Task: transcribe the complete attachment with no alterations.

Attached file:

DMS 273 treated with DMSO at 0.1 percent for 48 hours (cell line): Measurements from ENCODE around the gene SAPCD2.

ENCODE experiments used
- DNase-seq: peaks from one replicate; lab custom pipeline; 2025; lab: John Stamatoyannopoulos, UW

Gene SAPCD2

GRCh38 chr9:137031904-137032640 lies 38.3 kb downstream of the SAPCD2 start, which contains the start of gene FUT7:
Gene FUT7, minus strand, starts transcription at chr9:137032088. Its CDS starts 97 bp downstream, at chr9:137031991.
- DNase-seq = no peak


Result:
DMS 273 treated with DMSO at 0.1 percent for 48 hours (cell line): Measurements from ENCODE around the gene SAPCD2.

ENCODE experiments used
- DNase-seq: peaks from one replicate; lab custom pipeline; 2025; lab: John Stamatoyannopoulos, UW

Gene SAPCD2

GRCh38 chr9:137031904-137032640 lies 38.3 kb downstream of the SAPCD2 start, which contains the start of gene FUT7:
Gene FUT7, minus strand, starts transcription at chr9:137032088. Its CDS starts 97 bp downstream, at chr9:137031991.
- DNase-seq = no peak